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Illustration: Sarah Grillo/Axios

Uber's IPO this week came with predictable headlines about the rich getting richer — after all, when a company goes public at a valuation of more than $80 billion, that's what usually happens. This particular offering, however, created a whole lot of losers.

By the numbers: From 2016 onwards, per PitchBook, Uber raised $15.35 billion at $48.77 per share; it then raised another $8.6 billion in its IPO on Thursday at the slightly lower price of $45 per share. Those numbers dwarf the $5.6 billion that Uber raised before 2016. As of the close of trade on Friday, the market has now spoken: Uber shares are actually worth $41.57.

  • The bottom line: A whopping 81% of the $29.55 billion in equity that Uber has raised is underwater. IPO investors have lost $655 million, while investors from 2016 and 2018 have between them lost $2.27 billion.
  • Losers: Investors who bought Uber shares 3 years ago have lost 15% of their money, before fees. The opportunity cost is even greater: Investors in the S&P 500 have seen their money grow by 50% over the same period.
  • Winners: Lyft shares are also trading well below their IPO price, which didn't help the Uber offering. But so far all of Lyft's pre-IPO investors remain in the money. The most that any of them paid was $47.35 per share.

Why it matters: Uber is the ultimate minotaur — a company where billions of dollars of private-market funding were supposed to create a self-fulfilling prophecy of dominance and market power. It hasn't worked out like that. To make billions of dollars out of Uber, like Benchmark Capital did, the secret is to invest millions of dollars in the Series A and then allow other investors to invest the extra billions needed to scale the business and fund ongoing losses.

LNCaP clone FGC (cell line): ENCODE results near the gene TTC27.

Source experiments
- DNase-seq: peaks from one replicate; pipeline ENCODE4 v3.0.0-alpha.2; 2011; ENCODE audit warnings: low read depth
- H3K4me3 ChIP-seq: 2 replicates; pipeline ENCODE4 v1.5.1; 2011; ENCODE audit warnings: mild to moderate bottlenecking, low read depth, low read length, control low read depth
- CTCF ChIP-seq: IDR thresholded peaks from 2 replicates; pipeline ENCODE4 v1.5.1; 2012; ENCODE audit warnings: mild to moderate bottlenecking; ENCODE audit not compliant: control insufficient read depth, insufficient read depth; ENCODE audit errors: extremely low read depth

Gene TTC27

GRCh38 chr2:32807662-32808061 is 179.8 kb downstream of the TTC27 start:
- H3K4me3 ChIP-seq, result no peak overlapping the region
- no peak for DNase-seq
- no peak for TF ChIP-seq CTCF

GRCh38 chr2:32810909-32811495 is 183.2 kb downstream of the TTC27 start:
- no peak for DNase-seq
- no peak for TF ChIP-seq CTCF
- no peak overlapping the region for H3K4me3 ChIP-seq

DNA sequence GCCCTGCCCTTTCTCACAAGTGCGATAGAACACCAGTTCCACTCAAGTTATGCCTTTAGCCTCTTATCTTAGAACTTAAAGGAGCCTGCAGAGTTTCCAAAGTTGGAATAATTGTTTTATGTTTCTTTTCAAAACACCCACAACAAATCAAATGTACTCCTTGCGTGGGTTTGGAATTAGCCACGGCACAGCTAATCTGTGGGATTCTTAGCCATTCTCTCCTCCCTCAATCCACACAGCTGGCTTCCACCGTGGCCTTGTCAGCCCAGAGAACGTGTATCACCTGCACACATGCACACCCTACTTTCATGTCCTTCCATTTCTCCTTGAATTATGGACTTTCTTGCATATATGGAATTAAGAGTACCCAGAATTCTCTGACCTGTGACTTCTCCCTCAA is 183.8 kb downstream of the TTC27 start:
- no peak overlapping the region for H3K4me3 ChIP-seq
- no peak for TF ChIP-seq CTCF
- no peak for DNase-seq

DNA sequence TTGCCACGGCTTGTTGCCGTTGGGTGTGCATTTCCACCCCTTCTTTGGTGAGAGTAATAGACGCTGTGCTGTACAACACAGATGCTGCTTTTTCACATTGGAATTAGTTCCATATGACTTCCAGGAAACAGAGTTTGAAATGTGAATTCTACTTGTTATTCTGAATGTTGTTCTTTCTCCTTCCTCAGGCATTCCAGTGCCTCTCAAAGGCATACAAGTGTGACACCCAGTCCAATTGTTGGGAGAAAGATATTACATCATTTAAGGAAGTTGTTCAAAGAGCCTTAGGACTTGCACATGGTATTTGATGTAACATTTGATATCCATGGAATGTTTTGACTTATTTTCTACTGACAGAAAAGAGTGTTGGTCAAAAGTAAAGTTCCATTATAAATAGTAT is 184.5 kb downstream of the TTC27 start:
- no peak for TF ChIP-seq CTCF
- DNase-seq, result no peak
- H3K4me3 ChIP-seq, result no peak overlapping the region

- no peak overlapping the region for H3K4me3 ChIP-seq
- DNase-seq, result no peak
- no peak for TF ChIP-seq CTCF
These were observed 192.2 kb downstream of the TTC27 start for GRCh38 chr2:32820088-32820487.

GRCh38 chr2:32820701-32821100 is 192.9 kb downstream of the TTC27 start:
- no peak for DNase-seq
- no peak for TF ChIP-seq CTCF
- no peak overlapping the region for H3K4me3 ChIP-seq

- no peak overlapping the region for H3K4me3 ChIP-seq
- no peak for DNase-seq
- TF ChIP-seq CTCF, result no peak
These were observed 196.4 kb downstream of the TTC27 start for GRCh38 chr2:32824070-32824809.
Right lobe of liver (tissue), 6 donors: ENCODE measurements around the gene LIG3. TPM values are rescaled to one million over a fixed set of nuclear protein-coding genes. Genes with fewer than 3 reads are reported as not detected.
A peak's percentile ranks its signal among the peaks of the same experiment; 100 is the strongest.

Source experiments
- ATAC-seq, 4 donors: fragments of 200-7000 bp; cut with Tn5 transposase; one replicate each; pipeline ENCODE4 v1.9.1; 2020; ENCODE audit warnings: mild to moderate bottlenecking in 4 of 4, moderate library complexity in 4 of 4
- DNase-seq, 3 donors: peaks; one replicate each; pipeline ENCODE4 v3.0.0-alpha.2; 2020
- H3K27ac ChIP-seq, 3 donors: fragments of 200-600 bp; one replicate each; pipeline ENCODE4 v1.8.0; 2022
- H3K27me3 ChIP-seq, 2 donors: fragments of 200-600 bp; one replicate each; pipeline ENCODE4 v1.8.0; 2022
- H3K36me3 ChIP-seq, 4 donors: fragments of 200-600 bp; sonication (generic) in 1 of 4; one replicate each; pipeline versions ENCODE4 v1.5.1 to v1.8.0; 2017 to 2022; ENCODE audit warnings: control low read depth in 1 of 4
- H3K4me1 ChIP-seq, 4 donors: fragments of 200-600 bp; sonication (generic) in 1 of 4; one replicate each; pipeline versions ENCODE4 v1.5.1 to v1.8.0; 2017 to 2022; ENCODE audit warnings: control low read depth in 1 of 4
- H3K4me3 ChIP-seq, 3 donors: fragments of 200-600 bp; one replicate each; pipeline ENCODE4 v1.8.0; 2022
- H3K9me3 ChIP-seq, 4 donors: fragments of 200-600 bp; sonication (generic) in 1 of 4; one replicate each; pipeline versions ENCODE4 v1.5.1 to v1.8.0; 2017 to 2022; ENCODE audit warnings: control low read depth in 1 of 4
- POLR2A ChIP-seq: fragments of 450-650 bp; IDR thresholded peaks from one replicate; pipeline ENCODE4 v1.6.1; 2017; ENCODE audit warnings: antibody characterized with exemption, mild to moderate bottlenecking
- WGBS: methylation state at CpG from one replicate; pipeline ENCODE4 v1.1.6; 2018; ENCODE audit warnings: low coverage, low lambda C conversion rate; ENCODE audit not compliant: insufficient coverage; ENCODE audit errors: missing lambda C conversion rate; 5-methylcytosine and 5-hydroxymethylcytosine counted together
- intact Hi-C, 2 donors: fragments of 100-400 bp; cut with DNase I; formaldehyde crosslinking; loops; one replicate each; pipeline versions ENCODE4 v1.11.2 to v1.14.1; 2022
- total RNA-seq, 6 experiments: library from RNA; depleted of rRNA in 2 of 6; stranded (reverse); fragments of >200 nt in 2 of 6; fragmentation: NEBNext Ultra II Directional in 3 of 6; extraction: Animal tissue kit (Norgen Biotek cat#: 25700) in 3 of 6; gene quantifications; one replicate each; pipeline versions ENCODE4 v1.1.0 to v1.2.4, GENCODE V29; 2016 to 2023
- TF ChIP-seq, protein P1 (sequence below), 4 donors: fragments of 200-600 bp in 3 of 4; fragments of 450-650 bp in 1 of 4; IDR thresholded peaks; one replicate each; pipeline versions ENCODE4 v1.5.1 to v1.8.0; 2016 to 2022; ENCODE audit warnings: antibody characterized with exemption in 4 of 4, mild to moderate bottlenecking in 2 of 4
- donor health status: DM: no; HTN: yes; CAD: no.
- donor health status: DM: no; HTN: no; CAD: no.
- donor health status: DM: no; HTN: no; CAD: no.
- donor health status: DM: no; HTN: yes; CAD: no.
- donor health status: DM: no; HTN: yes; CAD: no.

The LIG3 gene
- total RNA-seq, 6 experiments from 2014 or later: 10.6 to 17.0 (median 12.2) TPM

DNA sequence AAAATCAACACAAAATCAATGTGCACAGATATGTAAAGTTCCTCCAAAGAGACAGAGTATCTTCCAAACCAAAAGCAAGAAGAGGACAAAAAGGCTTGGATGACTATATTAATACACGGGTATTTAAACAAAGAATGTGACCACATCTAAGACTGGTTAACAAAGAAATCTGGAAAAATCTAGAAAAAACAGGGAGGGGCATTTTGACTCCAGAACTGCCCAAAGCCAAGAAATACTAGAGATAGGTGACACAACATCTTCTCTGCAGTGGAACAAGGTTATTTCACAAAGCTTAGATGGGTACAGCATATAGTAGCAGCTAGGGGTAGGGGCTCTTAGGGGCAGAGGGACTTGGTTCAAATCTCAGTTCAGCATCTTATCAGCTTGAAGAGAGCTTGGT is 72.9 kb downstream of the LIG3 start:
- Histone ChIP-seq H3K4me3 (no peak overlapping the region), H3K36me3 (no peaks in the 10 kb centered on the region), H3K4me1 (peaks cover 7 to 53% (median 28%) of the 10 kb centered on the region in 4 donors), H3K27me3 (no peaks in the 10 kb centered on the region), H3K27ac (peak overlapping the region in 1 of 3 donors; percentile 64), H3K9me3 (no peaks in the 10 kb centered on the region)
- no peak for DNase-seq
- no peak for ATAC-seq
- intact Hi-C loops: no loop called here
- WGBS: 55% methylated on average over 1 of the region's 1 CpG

Our thought bubble, from Axios' Dan Primack: Uber loses more money than any other company to ever go public. It's the sort of thing that everyone ignores until they don't.

Go deeper: Uber's IPO got caught in a perfect storm

Go deeper

2 hours ago - World

Special report: Trump's U.S.-China transformation

Illustration: Aïda Amer/Axios

President Trump began his term by launching the trade war with China he had promised on the campaign trail. By mid-2020, however, Trump was no longer the public face of China policy-making as he became increasingly consumed with domestic troubles, giving his top aides carte blanche to pursue a cascade of tough-on-China policies.

Why it matters: Trump alone did not reshape the China relationship. But his trade war shattered global norms, paving the way for administration officials to pursue policies that just a few years earlier would have been unthinkable.

McConnell: Trump "provoked" Capitol mob

Senate Majority Leader Mitch McConnell (R-Ky.) said on Tuesday that the pro-Trump mob that stormed the U.S. Capitol on Jan. 6 was "provoked by the president and other powerful people."

Why it matters: Trump was impeached by the House last week for "incitement of insurrection." McConnell has not said how he will vote in Trump's coming Senate impeachment trial, but sources told Axios' Mike Allen that the chances of him voting to convict are higher than 50%.

3 hours ago - Politics & Policy

GOP leaders skip Trump sendoff in favor of church with Biden

House Speaker Nancy Pelosi (D-Calif.), Senate Majority Leader Mitch McConnell (R-Ky.), Senate Minority Leader Chuck Schumer (D-N.Y.) and House Minority Leader Kevin McCarthy (R-Calif.) in July. Photo by Erin Scott-Pool/Getty Images

Congressional leaders, including House GOP leader Kevin McCarthy and Senate Majority Leader Mitch McConnell, will skip President Trump's departure ceremony in Maryland tomorrow morning in favor of attending mass with incoming President Joe Biden ahead of his inauguration, congressional sources familiar with their plans tell Axios.

Why it matters: Their decision is a clear sign of unity before Biden takes the oath of office.